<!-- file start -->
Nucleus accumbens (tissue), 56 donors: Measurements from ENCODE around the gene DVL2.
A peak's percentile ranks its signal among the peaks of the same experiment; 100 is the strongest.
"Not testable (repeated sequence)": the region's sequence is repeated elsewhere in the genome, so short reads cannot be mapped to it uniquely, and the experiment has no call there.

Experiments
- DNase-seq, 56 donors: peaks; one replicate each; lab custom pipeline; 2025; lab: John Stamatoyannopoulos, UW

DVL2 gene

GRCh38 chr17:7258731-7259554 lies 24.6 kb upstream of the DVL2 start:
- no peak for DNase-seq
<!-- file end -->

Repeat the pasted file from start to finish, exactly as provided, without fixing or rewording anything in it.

Nucleus accumbens (tissue), 56 donors: Measurements from ENCODE around the gene DVL2.
A peak's percentile ranks its signal among the peaks of the same experiment; 100 is the strongest.
"Not testable (repeated sequence)": the region's sequence is repeated elsewhere in the genome, so short reads cannot be mapped to it uniquely, and the experiment has no call there.

Experiments
- DNase-seq, 56 donors: peaks; one replicate each; lab custom pipeline; 2025; lab: John Stamatoyannopoulos, UW

DVL2 gene

GRCh38 chr17:7258731-7259554 lies 24.6 kb upstream of the DVL2 start:
- no peak for DNase-seq